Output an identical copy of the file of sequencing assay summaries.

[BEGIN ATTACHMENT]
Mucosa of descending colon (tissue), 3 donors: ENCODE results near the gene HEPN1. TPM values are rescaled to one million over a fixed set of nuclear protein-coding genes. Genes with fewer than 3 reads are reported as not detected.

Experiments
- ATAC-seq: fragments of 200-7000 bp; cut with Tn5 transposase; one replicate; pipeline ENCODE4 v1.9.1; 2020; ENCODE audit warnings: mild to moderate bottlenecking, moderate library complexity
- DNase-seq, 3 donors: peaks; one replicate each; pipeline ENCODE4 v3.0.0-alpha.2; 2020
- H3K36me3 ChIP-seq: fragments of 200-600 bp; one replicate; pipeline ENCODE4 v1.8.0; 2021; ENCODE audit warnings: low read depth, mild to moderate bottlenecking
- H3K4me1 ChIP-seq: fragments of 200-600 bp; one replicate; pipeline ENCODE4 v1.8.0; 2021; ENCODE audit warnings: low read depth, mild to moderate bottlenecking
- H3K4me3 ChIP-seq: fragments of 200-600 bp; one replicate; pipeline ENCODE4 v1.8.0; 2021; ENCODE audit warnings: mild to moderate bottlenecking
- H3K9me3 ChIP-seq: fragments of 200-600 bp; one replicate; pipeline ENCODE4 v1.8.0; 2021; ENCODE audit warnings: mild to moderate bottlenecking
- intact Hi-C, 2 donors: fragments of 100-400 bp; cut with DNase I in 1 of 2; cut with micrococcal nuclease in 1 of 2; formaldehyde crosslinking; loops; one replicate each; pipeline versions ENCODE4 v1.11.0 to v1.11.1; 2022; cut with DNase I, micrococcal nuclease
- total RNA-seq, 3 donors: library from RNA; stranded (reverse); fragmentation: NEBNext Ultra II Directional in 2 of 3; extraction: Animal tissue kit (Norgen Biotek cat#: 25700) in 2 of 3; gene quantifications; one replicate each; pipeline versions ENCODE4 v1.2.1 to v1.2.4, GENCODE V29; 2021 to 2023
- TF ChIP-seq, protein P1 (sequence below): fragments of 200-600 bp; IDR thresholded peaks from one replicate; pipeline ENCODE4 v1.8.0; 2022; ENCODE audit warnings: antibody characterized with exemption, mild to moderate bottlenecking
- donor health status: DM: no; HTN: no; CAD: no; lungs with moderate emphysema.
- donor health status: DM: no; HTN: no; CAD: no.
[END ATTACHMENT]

Mucosa of descending colon (tissue), 3 donors: ENCODE results near the gene HEPN1. TPM values are rescaled to one million over a fixed set of nuclear protein-coding genes. Genes with fewer than 3 reads are reported as not detected.

Experiments
- ATAC-seq: fragments of 200-7000 bp; cut with Tn5 transposase; one replicate; pipeline ENCODE4 v1.9.1; 2020; ENCODE audit warnings: mild to moderate bottlenecking, moderate library complexity
- DNase-seq, 3 donors: peaks; one replicate each; pipeline ENCODE4 v3.0.0-alpha.2; 2020
- H3K36me3 ChIP-seq: fragments of 200-600 bp; one replicate; pipeline ENCODE4 v1.8.0; 2021; ENCODE audit warnings: low read depth, mild to moderate bottlenecking
- H3K4me1 ChIP-seq: fragments of 200-600 bp; one replicate; pipeline ENCODE4 v1.8.0; 2021; ENCODE audit warnings: low read depth, mild to moderate bottlenecking
- H3K4me3 ChIP-seq: fragments of 200-600 bp; one replicate; pipeline ENCODE4 v1.8.0; 2021; ENCODE audit warnings: mild to moderate bottlenecking
- H3K9me3 ChIP-seq: fragments of 200-600 bp; one replicate; pipeline ENCODE4 v1.8.0; 2021; ENCODE audit warnings: mild to moderate bottlenecking
- intact Hi-C, 2 donors: fragments of 100-400 bp; cut with DNase I in 1 of 2; cut with micrococcal nuclease in 1 of 2; formaldehyde crosslinking; loops; one replicate each; pipeline versions ENCODE4 v1.11.0 to v1.11.1; 2022; cut with DNase I, micrococcal nuclease
- total RNA-seq, 3 donors: library from RNA; stranded (reverse); fragmentation: NEBNext Ultra II Directional in 2 of 3; extraction: Animal tissue kit (Norgen Biotek cat#: 25700) in 2 of 3; gene quantifications; one replicate each; pipeline versions ENCODE4 v1.2.1 to v1.2.4, GENCODE V29; 2021 to 2023
- TF ChIP-seq, protein P1 (sequence below): fragments of 200-600 bp; IDR thresholded peaks from one replicate; pipeline ENCODE4 v1.8.0; 2022; ENCODE audit warnings: antibody characterized with exemption, mild to moderate bottlenecking
- donor health status: DM: no; HTN: no; CAD: no; lungs with moderate emphysema.
- donor health status: DM: no; HTN: no; CAD: no.